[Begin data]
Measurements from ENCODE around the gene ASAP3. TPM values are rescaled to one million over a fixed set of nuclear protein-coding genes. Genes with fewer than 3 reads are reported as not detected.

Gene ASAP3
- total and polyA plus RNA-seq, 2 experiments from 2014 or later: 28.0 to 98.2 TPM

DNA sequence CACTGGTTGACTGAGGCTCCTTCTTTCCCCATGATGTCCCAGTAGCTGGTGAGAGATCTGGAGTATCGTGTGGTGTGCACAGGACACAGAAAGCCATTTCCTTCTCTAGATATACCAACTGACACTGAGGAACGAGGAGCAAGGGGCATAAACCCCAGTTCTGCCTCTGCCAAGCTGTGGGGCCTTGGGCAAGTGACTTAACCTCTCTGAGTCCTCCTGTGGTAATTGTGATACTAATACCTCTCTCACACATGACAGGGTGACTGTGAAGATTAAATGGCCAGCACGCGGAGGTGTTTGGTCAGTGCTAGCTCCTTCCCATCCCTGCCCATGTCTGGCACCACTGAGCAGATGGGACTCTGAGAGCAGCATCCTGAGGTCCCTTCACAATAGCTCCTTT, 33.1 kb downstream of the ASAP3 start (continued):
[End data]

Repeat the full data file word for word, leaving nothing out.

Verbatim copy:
Measurements from ENCODE around the gene ASAP3. TPM values are rescaled to one million over a fixed set of nuclear protein-coding genes. Genes with fewer than 3 reads are reported as not detected.

Gene ASAP3
- total and polyA plus RNA-seq, 2 experiments from 2014 or later: 28.0 to 98.2 TPM

DNA sequence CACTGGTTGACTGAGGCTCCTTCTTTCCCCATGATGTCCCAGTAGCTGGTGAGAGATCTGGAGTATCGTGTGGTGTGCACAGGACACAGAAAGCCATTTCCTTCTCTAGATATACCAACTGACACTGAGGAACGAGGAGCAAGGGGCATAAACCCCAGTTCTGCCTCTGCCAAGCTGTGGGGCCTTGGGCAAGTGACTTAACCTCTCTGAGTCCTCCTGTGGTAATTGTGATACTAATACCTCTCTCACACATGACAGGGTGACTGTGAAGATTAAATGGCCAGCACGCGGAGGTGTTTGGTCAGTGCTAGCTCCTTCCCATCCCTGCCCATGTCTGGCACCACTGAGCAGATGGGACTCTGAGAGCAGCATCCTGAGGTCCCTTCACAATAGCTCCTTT, 33.1 kb downstream of the ASAP3 start (continued):